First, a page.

Thus, the Constitution mandates that no international agreement can be binding unless it achieves either of two forms of congressional endorsement: a) super-majority approval by two-thirds of the Senate (i.e., 67 aye votes), or b) enactment through the normal legislative process, meaning passage by both chambers under their burdensome rules, then signature by the president.
The Corker bill is a ploy to circumvent this constitutional roadblock. That is why our post-sovereign, post-constitutional president has warmed to it.
Because it would require the president to submit any Iran deal to Congress, it is drawing plaudits for toughness. But like McConnell’s debt legerdemain, it’s a con job. Once the deal is submitted, Congress would have 60 days (or perhaps as few as 30 days) to act. If within that period both houses of Congress failed to enact a resolution of disapproval, the agreement would be deemed legally binding — meaning that the sanctions the Iranian regime is chafing under would be lifted.
As Corker, other Republican leaders, and the president well know, passage of a resolution of disapproval — even if assured in the House with its commanding Republican majority — could be blocked by the familiar, lockstep parliamentary maneuvering of just 40 Senate Democrats. More significantly, even if enacted in the Senate, the resolution would be vetoed by Obama. As with the resolutions of disapproval on debt increases, it is nearly inconceivable that Obama’s veto would be overridden.
To summarize, the Constitution puts the onus on the president to find 67 Senate votes to approve an international agreement, making it virtually impossible to ratify an ill-advised deal. The Corker bill puts the onus on Congress to muster 67 votes to block an agreement.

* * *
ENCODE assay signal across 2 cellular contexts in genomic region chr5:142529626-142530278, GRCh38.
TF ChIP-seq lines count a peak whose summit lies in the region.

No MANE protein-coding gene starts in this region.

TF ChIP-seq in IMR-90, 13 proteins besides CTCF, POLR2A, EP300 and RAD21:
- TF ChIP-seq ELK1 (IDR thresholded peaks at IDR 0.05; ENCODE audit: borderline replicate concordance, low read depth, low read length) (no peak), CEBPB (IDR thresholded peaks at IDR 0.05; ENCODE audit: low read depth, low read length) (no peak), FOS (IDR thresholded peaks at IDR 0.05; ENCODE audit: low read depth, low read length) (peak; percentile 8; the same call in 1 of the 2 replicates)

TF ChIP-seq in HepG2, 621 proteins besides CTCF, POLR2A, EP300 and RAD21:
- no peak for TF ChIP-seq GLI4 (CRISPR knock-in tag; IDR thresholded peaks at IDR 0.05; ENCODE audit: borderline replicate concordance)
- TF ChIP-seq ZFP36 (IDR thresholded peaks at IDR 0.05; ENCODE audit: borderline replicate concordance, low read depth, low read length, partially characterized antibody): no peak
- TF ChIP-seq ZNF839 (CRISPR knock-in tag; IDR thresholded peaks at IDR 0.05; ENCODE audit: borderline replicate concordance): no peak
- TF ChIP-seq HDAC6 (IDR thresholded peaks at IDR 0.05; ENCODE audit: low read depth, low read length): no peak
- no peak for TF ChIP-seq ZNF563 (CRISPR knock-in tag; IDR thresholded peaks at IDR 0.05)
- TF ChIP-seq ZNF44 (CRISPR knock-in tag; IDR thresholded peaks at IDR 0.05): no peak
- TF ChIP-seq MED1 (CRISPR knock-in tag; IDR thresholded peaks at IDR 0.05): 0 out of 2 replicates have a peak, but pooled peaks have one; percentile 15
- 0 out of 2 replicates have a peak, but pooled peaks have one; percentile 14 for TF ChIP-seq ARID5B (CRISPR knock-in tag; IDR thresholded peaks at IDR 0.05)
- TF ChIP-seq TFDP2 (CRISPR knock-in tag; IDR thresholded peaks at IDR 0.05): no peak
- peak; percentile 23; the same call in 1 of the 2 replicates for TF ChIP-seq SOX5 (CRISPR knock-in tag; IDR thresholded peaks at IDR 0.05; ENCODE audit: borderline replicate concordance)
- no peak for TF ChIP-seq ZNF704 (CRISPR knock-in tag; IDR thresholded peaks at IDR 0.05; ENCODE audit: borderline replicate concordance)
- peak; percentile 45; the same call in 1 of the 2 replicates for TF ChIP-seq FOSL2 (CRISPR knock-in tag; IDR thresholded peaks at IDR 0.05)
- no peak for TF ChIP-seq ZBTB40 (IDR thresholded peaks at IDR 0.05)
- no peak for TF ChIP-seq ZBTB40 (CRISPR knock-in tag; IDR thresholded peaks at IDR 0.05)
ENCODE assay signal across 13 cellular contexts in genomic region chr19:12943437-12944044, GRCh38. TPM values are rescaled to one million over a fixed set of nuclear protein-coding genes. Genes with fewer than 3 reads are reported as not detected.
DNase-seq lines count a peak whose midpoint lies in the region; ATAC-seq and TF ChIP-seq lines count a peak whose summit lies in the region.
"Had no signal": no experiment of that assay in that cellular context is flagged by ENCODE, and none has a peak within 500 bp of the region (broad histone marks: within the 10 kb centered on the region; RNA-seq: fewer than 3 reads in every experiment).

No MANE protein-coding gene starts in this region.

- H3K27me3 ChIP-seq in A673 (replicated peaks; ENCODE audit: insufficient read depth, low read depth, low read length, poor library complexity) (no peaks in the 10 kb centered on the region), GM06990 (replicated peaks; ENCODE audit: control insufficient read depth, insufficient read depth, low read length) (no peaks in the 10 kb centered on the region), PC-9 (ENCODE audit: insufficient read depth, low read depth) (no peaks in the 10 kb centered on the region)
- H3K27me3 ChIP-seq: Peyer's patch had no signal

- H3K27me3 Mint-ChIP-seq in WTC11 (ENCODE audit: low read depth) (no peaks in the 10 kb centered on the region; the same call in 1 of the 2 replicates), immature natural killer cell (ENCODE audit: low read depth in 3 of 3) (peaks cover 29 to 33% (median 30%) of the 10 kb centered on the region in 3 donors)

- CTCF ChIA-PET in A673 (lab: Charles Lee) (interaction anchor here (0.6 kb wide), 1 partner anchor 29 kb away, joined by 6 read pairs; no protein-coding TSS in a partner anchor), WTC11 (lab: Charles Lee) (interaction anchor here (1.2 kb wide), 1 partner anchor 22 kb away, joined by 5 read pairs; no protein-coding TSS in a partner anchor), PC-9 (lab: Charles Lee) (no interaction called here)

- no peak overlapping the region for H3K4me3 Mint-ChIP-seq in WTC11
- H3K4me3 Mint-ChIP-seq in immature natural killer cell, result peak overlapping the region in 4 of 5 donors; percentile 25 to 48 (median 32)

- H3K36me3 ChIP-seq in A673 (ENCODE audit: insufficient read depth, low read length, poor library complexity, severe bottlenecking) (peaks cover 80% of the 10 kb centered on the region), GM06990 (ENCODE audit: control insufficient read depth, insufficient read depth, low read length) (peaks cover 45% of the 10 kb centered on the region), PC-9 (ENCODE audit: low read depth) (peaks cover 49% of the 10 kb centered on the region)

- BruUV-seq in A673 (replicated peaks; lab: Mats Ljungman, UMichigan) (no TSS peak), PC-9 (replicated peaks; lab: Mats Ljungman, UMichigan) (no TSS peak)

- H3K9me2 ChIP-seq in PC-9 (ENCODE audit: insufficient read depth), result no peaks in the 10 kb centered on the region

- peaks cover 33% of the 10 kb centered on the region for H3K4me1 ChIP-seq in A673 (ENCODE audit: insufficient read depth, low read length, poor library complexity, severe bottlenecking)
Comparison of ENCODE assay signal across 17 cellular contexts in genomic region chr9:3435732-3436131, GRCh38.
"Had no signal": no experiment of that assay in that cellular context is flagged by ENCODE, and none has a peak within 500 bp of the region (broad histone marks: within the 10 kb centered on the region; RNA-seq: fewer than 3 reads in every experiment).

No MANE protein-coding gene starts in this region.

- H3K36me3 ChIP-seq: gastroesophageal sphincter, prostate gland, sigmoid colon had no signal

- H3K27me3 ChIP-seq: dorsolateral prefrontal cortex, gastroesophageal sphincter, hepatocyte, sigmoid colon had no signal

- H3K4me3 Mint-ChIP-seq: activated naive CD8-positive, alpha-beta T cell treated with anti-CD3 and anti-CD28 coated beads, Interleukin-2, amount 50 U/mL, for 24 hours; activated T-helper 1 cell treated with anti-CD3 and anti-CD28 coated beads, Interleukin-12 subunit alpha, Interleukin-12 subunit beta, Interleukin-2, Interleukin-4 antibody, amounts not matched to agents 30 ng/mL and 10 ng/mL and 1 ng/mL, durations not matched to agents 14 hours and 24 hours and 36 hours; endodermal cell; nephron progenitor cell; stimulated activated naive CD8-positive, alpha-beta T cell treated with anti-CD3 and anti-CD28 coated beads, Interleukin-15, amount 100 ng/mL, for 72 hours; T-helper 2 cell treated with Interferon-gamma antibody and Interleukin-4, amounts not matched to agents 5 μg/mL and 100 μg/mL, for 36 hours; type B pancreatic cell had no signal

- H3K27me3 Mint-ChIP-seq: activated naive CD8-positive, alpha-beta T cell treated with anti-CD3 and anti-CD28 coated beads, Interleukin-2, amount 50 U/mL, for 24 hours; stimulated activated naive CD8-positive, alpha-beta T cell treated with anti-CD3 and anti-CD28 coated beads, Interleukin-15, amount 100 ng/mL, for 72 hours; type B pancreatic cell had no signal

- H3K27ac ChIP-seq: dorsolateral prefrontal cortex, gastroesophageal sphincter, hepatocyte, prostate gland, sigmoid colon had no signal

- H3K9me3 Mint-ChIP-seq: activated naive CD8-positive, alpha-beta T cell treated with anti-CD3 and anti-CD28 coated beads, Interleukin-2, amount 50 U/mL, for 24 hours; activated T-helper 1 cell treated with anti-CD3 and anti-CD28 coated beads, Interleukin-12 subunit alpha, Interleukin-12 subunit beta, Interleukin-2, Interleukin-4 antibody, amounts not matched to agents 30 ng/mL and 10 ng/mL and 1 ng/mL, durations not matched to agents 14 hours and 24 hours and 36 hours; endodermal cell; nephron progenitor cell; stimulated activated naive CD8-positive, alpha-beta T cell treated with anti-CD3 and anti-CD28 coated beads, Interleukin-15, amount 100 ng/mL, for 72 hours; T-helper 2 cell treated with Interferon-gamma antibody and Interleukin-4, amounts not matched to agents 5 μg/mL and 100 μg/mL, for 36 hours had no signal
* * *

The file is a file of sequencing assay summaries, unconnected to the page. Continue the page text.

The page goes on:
Under the Constitution, Obama’s Iran deal would not have a prayer. Under the Corker bill, it would sail through. And once again, it would be Republicans first ensuring that self-destruction is imposed on us, then striking the pose of dogged opponents by casting futile nay votes.
This is not how our system works. Congress is supposed to make the laws we live under. It is the first branch of government, not a rubber-stamping Supreme Soviet.
We seem to have forgotten that the point of the Constitution is not to accomplish great things; it is to prevent government from doing overbearing or destructive things. The achievement of great things was left to the genius and ambition of free people confronting challenges without stifling constraints.
The Constitution’s constraints can indeed be stifling. Quite intentionally so: They are there to prevent legacy-hunting ideologues and feckless fixers from rolling the dice with our lives.
That a lawless president would undertake to eviscerate these constraints is to be expected. But is he really much worse than an entrenched political class that anxiously forfeits its powers to stop him?
— Andrew C. McCarthy is a policy fellow at the National Review Institute. His latest book is Faithless Execution: Building the Political Case for Obama’s Impeachment.